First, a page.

SOUTH OSSETIA: War appears to have begun

By bne IntelliNews August 8, 2008

Renaissance Capital -

Full-scale military action began last night (7 Aug) in Georgia's breakaway region

􀂃 So far there has been limited evidence of direct military support by Russia of the Russia-backed rebels

􀂃 The UN Security Council has failed to reach an agreement on issuing a statement

􀂃 The Russian Security Council has convened

􀂃 Russia has promised to take action in response to what Prime Minister Vladimir Putin called "aggressive Georgian action"

􀂃 Georgian President Mikheil Saakashvili has ordered the full mobilisation of troops in response to what he calls "largescale military operations by Russia"

􀂃 We expect Russia to get involved, but the scale of direct military involvement remains unclear

􀂃 We expect a further deterioration of the situation in the region

􀂃 We expect Russian assets to continue to suffer. We particularly expect a decline in the rouble and widening of CDS spreads, which is likely to apply pressure to Russian stocks and bonds

􀂃 However, we think that, with fundamentals remaining solid, any sell-off is likely to be reversed in a matter of days and weeks, with the timing dependent on the scale of Russian involvement

According to Reuters, today (Aug 8), the UN Security Council failed to reach an agreement regarding a Russian statement that would have called on Georgia and separatists in its South Ossetia region to immediately stop any bloodshed. Security Council members began meeting late Thursday (7 Aug) and remained behind closed doors for two hours until early Friday morning to discuss the three-sentence statement.

However, council diplomats said one phrase was unacceptable to the Georgians; this was backed by the US and Europe. That wording called on all sides in the conflict "to renounce the use of force," according to a draft of the text. After failing to agree, the council decided not to take any action on the issue, the diplomats said.

However, they agreed to hear statements from Russia and other individual council members and Georgia.

On Thursday, Georgia and South Ossetia accused each other of aggressive actions.

According to Georgian authorities, South Ossetian forces attacked Georgian villages and injured two Georgian peacekeepers while South Ossetian authorities reported several casualties and six civilians wounded. After visiting the injured peacekeepers in hospital, Saakashvili said that Georgia wanted to resolve the crisis in a peaceful manner and called on South Ossetia to cease fire. The Georgian Minister of Reintegration Temur Yakobashvili called the incident an attempt to drag Georgia into war. Georgia denied Russian peacekeepers' reports that Georgian SU-25 fighters and surveillance aircrafts were flying over South Ossetian territory and that a Georgian brigade was being positioned on the Georgia-South Ossetia border. The US urged all parties to negotiate an end to the conflict immediately. Georgian troops, backed by warplanes, pounded separatist forces near the South Ossetian capital.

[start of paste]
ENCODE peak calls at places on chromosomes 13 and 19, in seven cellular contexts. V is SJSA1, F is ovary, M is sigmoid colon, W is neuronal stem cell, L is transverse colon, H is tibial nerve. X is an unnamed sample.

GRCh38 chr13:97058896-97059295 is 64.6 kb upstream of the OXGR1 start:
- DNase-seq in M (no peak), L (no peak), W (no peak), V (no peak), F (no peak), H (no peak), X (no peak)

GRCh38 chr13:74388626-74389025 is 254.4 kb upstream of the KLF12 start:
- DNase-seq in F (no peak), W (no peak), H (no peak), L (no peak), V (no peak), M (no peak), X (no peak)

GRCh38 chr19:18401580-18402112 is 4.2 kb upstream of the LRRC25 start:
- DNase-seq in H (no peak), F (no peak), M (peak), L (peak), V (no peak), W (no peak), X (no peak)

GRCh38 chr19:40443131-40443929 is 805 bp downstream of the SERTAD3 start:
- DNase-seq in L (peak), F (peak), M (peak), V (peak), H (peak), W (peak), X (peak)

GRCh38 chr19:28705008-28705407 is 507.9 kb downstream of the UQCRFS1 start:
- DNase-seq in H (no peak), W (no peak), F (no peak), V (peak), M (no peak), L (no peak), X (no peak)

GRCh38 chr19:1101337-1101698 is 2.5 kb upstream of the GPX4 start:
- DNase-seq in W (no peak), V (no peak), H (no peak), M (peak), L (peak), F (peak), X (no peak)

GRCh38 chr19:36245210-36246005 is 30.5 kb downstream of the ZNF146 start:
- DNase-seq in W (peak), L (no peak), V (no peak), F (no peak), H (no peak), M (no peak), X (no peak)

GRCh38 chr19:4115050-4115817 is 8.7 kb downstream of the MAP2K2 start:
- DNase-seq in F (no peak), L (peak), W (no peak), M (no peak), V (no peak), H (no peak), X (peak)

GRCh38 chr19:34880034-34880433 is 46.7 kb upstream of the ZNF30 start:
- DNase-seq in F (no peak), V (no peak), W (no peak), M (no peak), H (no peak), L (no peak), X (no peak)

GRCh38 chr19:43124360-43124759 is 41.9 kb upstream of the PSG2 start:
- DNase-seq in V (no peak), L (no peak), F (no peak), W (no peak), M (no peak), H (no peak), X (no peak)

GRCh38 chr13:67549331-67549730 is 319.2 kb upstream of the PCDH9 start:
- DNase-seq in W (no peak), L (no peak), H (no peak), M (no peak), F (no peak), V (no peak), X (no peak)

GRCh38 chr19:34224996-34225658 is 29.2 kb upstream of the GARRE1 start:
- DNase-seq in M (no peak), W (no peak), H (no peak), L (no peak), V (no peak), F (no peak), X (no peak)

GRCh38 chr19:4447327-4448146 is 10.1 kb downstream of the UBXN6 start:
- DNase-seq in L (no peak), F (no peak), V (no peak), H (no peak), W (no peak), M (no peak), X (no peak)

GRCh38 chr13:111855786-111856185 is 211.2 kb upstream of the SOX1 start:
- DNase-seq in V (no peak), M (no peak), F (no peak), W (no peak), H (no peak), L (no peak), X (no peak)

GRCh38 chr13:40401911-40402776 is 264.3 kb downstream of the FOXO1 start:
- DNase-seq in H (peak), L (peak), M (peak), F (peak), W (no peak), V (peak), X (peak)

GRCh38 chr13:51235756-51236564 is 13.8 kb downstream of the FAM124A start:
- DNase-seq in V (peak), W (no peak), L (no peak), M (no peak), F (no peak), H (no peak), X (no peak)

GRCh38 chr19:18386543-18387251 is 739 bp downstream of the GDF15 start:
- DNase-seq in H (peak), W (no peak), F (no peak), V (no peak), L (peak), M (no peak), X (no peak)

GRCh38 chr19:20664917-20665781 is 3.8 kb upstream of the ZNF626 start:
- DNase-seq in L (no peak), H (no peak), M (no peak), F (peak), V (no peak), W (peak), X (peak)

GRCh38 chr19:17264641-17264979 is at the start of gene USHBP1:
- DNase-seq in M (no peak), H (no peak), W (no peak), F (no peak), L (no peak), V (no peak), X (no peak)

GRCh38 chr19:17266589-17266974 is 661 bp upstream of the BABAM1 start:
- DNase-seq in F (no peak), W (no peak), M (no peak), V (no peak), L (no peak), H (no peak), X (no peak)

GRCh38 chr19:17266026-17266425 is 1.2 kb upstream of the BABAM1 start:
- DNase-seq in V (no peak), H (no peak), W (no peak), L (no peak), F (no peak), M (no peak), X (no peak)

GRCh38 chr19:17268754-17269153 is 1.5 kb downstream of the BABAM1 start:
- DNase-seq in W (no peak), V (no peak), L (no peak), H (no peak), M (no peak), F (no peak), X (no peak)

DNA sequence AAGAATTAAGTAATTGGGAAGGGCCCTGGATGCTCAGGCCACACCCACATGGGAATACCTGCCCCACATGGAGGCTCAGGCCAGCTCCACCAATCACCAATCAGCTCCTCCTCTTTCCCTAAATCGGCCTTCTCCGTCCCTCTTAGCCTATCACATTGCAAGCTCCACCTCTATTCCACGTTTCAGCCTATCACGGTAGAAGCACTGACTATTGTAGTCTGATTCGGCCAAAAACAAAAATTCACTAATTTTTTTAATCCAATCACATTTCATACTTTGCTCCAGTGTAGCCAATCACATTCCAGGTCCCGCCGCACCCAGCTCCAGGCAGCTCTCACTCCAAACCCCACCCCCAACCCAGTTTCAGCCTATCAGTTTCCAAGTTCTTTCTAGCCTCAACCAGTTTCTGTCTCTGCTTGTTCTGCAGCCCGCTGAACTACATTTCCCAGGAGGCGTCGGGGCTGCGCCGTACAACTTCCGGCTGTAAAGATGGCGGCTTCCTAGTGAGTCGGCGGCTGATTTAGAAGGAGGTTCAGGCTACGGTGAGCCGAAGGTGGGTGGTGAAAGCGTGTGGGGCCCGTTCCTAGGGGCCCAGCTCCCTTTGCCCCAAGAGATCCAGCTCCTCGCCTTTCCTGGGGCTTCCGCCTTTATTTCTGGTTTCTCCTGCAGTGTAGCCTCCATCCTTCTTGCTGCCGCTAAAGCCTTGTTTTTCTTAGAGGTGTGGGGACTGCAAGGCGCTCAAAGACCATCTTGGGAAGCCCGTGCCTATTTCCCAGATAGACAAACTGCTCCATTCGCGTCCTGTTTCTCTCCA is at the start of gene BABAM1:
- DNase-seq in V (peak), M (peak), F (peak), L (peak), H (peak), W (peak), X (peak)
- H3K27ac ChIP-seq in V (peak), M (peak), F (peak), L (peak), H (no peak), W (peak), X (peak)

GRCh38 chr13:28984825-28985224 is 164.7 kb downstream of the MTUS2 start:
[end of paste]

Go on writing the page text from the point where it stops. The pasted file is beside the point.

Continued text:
This week, Russia's Ministry for Foreign Affairs said it would not remain neutral if the situation in Ossetia and Abkhazia became more acute. The ministry's ambassador, Yuri Popov, is already in the region and has called for a two-party meeting between South Ossetia and Georgia, in which South Ossetia has refused to take part.

Georgia has refused Russia's other offer of a four-party meeting between Russia, Georgia, South Ossetia and North Ossetia, claiming it would be ineffective. Russian authorities say they hope the matter will be settled before a war breaks out.

Interfax reported that, this morning, Georgian troops entered Tskhinvali, the capital of the breakaway region of South Ossetia, after battling separatist forces overnight.

Interfax quoted its correspondent as saying a heavy battle was raging in the southern part of the town. He said Georgian forces had not yet entered Tskhinvali, but were engaged in a battle with two convoys of trucks that had entered South Ossetia from Russia and were trying to reach the breakaway capital.

Putin said in Beijing that Georgian troops were leading fire from three positions, backed by tanks. He also announced that three Russian peacekeepers were wounded and their headquarters damaged during the Georgian shelling of Tskhinvali. In addition, Popov said that Georgia "initiated war in South Ossetia".

Konstantin Kosachev, the chairman of parliament's Foreign Affairs Committee, said that Georgia's actions ultimately contradicted its commitment not to use armed forces in the region. Russian President Dmitry Medvedev is said to have discussed pressing measures, based on a mandate to protect local civilians, national interests and restore peace. He has called a Russian Security Council meeting on South Ossetia.

The crisis has fuelled fears of a full-blown war in the region, which is likely to undermine Russia's position as a peacekeeper and the guarantee of stability in the region.

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